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Help end western Canada's Wolf Killing Programs 
Illustration aerial gunning wolf

​Wolves in Canada are running out of places to hide. These highly intelligent, highly sentient beings are being gunned down from helicopters that are contracted by provincial governments.


In British Columbia and Alberta, the provincial governments have been directing an unwarranted and inhumane wolf killing program ostensibly to protect declining caribou populations.​ Wolves continue to be killed in unspeakable ways, for no reason. The real culprit driving caribou to extinction is habitat loss. 

The Truth about Aerial Gunning 

It is nearly impossible to deliver a lethal shot to an animal that’s being chased by a helicopter. 

Far from 'clean kills', many uncontrollable conditions in the field result in severe injuries that last from several hours to days. No animal should have to experience such agony.

Wolf kill programs hurt wolves and ecosystems.



In British Columbia, a government-sanctioned aerial-gunning program for wolves began in 2015 and has now killed more than 2,000 wolves.  The program continues to expand into more areas of the province, while caribou ranges continue to be logged, including the clear-cutting of old-growth forests that these animals depend upon for their survival. 

Logging and motorized recreation take a huge toll on caribou habitat. 


The BC government knowingly allows this to happen by inviting logging, access roads and motorized recreational activities into critical caribou habitat. ​

Logging in BC destroying critical caribou habitat

In December, 2023, the Canadian Broadcasting Corporation revealed that British Columbia's controversial wolf cull has resulted in at least 1944 wolves shot and killed from helicopters. The government program, designed to keep 13 mountain caribou herds from going extinct, began in 2015 and has direct costs of more than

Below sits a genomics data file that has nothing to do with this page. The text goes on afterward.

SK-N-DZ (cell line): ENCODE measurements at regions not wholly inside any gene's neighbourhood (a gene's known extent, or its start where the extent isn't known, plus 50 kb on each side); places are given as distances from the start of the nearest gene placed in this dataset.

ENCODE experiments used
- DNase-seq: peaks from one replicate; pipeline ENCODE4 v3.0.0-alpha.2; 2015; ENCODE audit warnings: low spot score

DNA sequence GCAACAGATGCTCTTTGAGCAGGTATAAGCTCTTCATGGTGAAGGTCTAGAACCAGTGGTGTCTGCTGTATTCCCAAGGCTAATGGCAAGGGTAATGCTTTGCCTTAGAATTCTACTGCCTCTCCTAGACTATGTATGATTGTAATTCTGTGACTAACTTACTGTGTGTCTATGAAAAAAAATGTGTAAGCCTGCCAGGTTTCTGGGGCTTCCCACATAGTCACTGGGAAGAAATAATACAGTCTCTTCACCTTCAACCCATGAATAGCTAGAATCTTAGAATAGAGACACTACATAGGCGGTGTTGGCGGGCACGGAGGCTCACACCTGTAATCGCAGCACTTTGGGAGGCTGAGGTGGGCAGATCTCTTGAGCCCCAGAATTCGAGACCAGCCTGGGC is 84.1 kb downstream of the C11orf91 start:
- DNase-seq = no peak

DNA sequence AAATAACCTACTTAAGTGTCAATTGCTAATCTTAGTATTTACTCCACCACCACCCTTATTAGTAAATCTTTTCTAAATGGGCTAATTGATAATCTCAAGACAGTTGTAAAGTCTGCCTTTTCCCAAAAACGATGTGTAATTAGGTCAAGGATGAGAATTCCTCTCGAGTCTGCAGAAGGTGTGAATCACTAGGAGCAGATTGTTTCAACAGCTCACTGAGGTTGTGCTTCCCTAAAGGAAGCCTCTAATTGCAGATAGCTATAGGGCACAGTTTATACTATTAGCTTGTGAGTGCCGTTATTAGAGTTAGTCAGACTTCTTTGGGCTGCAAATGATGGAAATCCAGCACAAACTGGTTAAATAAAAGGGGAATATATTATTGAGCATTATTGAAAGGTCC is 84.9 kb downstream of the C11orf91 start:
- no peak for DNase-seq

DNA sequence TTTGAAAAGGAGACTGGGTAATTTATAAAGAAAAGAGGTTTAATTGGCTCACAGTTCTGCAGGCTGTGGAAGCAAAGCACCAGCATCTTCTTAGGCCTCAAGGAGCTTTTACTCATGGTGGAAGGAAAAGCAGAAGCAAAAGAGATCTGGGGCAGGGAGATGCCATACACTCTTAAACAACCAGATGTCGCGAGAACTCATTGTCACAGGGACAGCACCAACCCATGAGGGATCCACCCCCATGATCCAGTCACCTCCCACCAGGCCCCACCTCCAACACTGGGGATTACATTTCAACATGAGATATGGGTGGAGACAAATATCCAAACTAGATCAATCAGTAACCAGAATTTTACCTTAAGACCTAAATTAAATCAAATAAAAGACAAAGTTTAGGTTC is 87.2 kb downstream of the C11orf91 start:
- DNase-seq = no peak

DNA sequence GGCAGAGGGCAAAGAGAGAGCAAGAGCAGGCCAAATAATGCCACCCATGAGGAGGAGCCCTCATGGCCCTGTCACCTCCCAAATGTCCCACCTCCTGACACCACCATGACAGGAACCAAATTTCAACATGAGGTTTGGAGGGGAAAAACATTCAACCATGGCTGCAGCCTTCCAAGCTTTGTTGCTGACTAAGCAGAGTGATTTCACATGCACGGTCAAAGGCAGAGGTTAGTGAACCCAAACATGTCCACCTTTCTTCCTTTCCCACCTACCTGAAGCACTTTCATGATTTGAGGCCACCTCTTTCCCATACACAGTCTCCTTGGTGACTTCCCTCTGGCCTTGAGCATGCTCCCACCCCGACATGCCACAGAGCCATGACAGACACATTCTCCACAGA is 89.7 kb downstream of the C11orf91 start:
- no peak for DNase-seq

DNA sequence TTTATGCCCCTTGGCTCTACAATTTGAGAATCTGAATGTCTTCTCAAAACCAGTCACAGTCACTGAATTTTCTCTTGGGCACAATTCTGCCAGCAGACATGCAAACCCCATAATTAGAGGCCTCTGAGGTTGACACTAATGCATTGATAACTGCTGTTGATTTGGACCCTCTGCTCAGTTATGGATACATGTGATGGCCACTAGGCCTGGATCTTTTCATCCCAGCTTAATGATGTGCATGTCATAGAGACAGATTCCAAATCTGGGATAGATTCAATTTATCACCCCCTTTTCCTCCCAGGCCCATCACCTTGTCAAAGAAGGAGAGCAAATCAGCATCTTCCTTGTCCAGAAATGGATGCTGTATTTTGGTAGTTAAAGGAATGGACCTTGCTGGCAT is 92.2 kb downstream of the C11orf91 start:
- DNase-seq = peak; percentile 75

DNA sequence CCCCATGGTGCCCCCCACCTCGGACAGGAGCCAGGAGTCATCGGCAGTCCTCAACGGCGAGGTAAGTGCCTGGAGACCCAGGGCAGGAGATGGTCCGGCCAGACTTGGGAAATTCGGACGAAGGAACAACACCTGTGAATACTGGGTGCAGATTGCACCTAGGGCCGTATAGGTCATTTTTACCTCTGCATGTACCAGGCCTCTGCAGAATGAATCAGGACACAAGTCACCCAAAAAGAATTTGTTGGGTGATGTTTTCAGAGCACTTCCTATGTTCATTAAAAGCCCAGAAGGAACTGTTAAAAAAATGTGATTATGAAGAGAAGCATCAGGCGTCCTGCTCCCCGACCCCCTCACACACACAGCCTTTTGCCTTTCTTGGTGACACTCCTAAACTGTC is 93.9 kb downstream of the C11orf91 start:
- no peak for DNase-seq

CAD10 million.


Despite conflicting reports about the effectiveness of culling, the provincial government seems to be using the ongoing program as permission to allow industrial activities to continue degrading caribou habitats. British Columbia must acknowledge the uncertainty in the scientific evidence and critically assess and adjust its caribou conservation plans accordingly.



In Alberta, more than 2,700 wolves have been killed since 2005 to ostensibly protect caribou herds. Most of these herds continue to face ongoing habitat destruction and impoverishment, like the Little Smoky herd whose range has been more than 95% disturbed by oil and gas infrastructure.

In February, 2024, Global News reported that an Alberta government document suggested the province had made little progress in protecting its 15 threatened caribou herds, despite having signed an agreement with Ottawa that promised it would.

That document, released three years late on Jan. 19, is the first report into the so-called Section 11 agreement between the province and Environment Canada. The 2020 agreement was made under threat of the federal government stepping in to protect critical habitat for the herds, which are in many cases almost entirely disturbed by resource development.

Wolf in the snow
Wolves are inherently and intrinsically valuable.

There is a lack of scientific evidence that wolf kill programs increase caribou populations. In fact, killing wolves and other predators over a prolonged period has major ecological repercussions, negatively impacting many species, including plants and animals, in the ecosystem.

Killing hundreds of one species to benefit a few of another is unethical.

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